According to a new report, bad roads cost Missouri drivers $4.5 billion a year, and the average Jefferson City driver more than $1,300 a year.
TRIP, a national transportation research group, looked at Missouri roads and found more than 20 percent of major local and state-maintained roads are in poor condition.
The report also said 66 percent of major roads in Jefferson City are poor to mediocre condition. And if there is not an increase in funding, road conditions will only get worse.
“What it’s really going to lead to is we’re probably going to close some bridges,” David Silverster, MoDOT Central District Engineer said. “And we actually have some bridges around the state that are closed right now. Will we close roads to go along with that? You know if the road falls into a disrepair state that we can’t keep up with and it become an unsafe road, yes we’ll probably close the road.”
A lack of funding is nothing new to the Missouri Department of Transportation. Earlier this year, MoDOT announced its “325 system plan” that it will start in 2017 to deal with a large cut in funding. Under the plan, only 8,000 of Missouri’s 34,000 miles of major roads will be maintained and kept in good condition.
Randy Allen with the Jefferson City Area Chamber of Commerce said bad roads are not only bad for your pocket, but bad for the city’s economy as well.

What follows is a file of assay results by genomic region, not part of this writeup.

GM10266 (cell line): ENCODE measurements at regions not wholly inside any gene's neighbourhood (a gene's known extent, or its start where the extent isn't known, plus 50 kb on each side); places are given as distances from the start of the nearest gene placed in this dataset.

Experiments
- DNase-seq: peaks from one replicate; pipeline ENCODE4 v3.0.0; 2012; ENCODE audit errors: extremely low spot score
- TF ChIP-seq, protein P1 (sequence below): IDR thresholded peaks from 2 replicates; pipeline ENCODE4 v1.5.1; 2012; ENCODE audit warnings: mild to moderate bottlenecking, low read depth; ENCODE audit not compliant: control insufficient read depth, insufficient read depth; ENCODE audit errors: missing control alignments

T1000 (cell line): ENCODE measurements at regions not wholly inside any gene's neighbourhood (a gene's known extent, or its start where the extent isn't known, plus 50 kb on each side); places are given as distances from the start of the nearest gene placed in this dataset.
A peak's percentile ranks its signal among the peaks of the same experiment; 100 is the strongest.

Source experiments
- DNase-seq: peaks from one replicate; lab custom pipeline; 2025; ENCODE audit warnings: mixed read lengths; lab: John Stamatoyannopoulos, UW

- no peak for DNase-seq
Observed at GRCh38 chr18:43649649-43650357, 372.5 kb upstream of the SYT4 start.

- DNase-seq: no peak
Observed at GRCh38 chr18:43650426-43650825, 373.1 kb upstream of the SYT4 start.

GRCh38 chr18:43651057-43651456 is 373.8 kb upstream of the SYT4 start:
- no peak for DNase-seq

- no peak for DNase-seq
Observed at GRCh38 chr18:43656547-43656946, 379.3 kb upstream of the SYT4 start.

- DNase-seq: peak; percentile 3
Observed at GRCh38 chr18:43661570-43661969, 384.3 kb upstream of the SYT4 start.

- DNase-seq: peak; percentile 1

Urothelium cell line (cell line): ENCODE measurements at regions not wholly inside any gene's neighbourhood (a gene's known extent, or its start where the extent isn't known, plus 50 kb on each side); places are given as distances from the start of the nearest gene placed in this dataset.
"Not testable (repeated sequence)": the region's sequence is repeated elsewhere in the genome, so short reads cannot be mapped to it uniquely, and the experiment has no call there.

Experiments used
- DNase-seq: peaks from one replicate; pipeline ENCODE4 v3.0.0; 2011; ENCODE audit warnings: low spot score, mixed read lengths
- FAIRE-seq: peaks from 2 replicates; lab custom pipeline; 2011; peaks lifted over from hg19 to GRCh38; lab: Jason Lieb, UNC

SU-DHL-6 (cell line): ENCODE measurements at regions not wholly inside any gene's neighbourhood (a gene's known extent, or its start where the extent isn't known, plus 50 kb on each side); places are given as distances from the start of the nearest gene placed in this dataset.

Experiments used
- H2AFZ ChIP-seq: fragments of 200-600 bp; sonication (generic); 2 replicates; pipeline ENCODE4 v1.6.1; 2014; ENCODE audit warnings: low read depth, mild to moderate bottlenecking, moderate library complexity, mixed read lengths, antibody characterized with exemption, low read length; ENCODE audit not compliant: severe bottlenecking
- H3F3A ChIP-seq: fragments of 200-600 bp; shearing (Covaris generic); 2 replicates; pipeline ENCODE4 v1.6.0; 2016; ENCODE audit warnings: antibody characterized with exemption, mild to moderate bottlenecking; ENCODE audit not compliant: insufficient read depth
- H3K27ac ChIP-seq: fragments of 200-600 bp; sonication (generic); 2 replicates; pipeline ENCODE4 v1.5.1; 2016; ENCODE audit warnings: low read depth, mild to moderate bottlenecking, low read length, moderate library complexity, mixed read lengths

“We always get a survey of site selection and business development companies that say what are the factors for locating in a particular area,” Allen said. “And transportation infrastructure is always one two or three in those surveys. So it’s really important, people look at it very strongly. And if your system is not doing well, they will not locate in your community.”
The $1,300 in cost to Jefferson City drivers comes from three main areas:
-nearly $700 from extra vehicle operating costs like extra repairs, higher fuel consumption and tire wear,
-more than $400 for lost time and fuel with growing traffic delays and
-more than $200 for traffic crashes in which bad roads were a factor.
Thursday, the Missouri Senate is debating a bill that would increase the state gas tax by two cents, which would raise the tax to about 19 cents per gallon. But MoDOT officials said that would only be a temporary fix to the lack of funding.